One might think that Palms Thai would feel like a dark, sexy Vegas lounge with Elvis twisting on the mainstage. However, the restaurant has no sort of describable ambience at all. The dining room is brightly lit from overhead, and instead of individual tables, rectangular tables are placed end to end that extend in several very long rows aways from the stage, creating cafeteria-style seating. It feels like the Activities Committee took over the auditorium for the junior high talent show, carried tables in from the cafeteria for the pre-show parents’ dinner, and brought in a little rented riser as a stage for the opening act by their math teacher dressed up as Elvis, in a ‘50s bouffant pompadour complete with sideburns (I actually could not tell if it was a wig or the real thing), sunglasses, and rhinestone studded bell-bottoms, sounding remarkably like the original. Not that I could really make a good judgement over all the chaotic conversation and dinner din. The place is almost as loud as Sam Woo at high noon on a Saturday.
We were seated next to two pale, pretty, rail-thin boys with mussed-on-purpose hair and very Fred Segal clothing. They were too nicely done up to just be best friends out to grab a bite to eat, but they couldn’t have been lovers on a date because each one was reading a different magazine. They’d only look up and interact to show each other an article or picture in his own magazine. I tried to gauge what might be good to order by looking at the food on the table between them, but everything looked untouched. Boys.
Neither the Twinkiesis nor I had ever eaten at Palms Thai, so we left most of the ordering to Todd, who said the Angel Wings were a must-have to start. Angel Wings are chicken wings that have been de-boned except for a small piece left as a “handle,” over-stuffed with chopped vegetables, chicken meat, and thin, transparent noodles, then deep-fried. The wings are so huge that the two on the plate are cut into smaller pieces, enough to serve three normal people as appetizers quite sufficiently, but as deliciously crisp and sweet as they were dipped in the accompanying sauce, I could have eaten the whole plate by myself.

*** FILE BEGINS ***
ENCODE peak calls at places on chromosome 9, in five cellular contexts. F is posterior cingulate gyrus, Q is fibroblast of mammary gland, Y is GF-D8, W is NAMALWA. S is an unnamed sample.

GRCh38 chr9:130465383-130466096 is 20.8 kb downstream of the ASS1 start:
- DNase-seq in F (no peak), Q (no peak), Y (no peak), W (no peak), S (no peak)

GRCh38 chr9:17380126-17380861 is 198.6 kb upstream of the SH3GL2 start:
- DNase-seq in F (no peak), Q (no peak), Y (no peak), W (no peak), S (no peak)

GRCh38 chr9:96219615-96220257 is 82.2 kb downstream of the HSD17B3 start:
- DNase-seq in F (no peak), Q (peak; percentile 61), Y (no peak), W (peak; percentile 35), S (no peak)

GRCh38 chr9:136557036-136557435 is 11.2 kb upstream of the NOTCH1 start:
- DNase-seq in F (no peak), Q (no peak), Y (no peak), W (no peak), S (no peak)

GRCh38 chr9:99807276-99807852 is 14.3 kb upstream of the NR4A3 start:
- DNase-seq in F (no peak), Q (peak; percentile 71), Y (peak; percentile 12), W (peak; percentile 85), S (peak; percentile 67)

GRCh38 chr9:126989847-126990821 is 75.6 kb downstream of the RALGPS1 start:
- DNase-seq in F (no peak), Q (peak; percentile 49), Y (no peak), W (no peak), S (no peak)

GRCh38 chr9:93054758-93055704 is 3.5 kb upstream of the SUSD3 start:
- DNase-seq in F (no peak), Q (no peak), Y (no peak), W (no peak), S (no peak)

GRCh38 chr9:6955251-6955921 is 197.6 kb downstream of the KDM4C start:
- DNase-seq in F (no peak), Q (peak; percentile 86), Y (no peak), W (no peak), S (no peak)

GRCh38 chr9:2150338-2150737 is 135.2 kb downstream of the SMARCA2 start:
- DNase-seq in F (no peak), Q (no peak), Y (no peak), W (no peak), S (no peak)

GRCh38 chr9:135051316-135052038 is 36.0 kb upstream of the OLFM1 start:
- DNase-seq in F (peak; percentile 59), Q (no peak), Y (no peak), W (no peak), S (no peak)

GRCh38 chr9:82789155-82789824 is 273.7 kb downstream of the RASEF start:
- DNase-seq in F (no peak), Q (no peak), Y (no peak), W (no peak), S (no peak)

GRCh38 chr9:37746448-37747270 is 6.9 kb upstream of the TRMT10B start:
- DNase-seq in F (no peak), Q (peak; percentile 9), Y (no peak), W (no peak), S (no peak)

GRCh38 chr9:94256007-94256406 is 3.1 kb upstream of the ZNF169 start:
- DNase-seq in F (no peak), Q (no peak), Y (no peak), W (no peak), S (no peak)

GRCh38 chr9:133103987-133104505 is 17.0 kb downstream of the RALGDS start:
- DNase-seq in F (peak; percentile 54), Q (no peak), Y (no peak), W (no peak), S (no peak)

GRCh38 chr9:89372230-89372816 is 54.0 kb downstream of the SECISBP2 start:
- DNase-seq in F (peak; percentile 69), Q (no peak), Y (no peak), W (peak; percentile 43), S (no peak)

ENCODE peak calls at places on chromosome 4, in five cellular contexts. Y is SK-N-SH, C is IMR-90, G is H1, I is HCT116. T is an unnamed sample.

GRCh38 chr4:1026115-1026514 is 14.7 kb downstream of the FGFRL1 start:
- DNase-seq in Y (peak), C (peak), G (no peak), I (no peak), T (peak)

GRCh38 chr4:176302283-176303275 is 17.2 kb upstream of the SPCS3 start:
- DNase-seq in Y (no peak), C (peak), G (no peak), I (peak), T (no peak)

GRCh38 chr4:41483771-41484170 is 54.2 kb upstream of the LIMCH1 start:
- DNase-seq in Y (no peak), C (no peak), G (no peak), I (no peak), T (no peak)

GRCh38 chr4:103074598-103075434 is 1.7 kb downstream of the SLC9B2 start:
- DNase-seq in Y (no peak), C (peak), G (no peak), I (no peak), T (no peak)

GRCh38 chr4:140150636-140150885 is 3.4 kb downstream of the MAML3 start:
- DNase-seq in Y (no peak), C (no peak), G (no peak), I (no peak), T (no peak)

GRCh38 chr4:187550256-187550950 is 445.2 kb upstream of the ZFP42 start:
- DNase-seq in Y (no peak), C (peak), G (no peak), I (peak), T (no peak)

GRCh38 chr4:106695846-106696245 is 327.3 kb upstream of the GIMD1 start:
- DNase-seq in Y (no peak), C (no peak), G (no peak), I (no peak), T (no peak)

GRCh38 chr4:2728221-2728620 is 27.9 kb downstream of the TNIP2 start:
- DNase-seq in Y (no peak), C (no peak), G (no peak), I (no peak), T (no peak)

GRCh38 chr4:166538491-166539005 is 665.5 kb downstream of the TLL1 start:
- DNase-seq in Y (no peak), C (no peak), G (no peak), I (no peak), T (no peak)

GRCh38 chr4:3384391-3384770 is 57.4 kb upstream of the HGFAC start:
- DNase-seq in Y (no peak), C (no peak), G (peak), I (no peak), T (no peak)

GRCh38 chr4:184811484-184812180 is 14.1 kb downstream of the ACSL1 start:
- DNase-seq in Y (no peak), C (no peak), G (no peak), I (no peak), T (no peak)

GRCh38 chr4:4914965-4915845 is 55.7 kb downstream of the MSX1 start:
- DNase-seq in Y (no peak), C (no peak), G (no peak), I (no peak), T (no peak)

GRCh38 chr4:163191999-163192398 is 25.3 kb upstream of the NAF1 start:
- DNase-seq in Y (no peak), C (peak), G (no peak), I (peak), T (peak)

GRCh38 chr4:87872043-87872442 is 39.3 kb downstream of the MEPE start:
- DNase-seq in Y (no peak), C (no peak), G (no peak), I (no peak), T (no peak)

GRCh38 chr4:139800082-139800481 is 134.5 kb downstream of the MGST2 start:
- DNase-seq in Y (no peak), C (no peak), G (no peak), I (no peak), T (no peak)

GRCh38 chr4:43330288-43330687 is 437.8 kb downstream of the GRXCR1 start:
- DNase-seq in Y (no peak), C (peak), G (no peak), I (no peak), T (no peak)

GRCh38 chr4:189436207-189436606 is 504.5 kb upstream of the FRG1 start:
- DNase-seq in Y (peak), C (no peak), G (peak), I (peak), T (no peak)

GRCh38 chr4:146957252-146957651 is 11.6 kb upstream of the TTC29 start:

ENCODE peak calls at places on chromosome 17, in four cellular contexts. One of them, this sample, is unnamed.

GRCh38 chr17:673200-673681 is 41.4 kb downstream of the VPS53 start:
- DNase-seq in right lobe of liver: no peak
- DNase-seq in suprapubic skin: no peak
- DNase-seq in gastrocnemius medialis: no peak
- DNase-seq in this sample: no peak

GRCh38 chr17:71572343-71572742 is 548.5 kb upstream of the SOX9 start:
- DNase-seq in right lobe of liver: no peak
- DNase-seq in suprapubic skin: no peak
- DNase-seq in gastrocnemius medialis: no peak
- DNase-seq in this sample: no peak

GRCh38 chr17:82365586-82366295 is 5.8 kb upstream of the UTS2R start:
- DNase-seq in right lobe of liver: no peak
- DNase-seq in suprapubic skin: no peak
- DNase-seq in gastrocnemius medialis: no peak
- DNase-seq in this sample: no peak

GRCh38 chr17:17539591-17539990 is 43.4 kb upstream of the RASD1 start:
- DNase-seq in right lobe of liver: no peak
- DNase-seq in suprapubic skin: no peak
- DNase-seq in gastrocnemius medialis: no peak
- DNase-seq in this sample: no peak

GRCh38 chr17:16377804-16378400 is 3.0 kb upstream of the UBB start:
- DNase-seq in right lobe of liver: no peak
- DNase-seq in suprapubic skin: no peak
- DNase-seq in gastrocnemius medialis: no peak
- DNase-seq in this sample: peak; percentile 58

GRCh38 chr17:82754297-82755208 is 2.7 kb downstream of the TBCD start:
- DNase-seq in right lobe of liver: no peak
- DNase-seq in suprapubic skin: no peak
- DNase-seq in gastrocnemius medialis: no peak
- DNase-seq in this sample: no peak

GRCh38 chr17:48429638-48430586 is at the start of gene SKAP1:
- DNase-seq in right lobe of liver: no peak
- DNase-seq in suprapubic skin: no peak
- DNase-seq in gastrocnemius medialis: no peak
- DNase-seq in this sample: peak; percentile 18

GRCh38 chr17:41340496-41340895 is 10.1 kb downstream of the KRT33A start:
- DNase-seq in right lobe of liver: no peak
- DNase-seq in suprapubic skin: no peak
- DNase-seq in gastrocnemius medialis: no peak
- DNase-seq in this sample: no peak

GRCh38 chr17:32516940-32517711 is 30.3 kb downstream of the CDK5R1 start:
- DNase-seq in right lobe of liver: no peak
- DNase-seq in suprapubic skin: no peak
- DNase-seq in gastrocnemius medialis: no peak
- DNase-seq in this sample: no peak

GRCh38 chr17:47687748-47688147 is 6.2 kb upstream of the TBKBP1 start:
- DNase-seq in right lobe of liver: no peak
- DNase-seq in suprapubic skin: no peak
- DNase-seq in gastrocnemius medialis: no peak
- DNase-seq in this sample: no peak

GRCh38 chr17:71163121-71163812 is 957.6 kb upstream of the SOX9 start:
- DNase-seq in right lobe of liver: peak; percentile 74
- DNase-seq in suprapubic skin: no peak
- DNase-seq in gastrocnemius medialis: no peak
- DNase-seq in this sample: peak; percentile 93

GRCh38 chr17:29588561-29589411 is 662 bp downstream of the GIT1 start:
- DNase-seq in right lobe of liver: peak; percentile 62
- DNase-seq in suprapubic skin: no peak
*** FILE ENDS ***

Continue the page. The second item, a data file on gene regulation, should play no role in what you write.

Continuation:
The rest of the regular dinner menu looks and sounds much like menus at other Thai restaurants with the exception of the last page called Wild Things. The one glass of wine I had only gotten halfway through wasn’t enough to give me the courage to order Deer with Green Peppercorn in Curry Sauce, Frog with Chili and Holy Basil, Wild Boar, or Sp
icy Chicken Feet Salad. Quail, whole fish, a few raw beef and seafood items on the Wild Things menu seemed fairly tame, but I didn’t need to find out what had been done to them to make them wild. We stuck with the more traditional Thai menu items.
One note about the menu itself is that much more of the menu is witten and described in English. Obviously, I don’t expect to be given a menu written in the Thai language, but I’m more accustomed to dishes having the English-ized version of the Thai name, like Tom Yum Gai, insteadof Spicy Chicken Soup. Certainly, very popular or well-know Thai dishes like Pad Thai and Pad See Ew are named as such, but the majority of Palms Thai’s menu is simply numbered and given a long, descriptive name in English, like Deep Fried Whole Fish with Chili Garlic Sauce. That’s Number 98.
We ordered Fried Tofu from the Appetizers section, then Spicy Beef Fried Rice, Deep Fried Trout with Mango Sauce, and added Chicken Noodles to make our meal a well-rounded one. Well-rounded? Every single dish had the word “fried” in its name except the Chicken Noodles, which were described underneath as “pan fried.” Even the Angel Wings we had started with were deep-fried. Okay, so dinner was well-rounded only in terms of variation in ingredients – rice, noodles, beef, chicken, fish, and tofu. *eh* Close enough.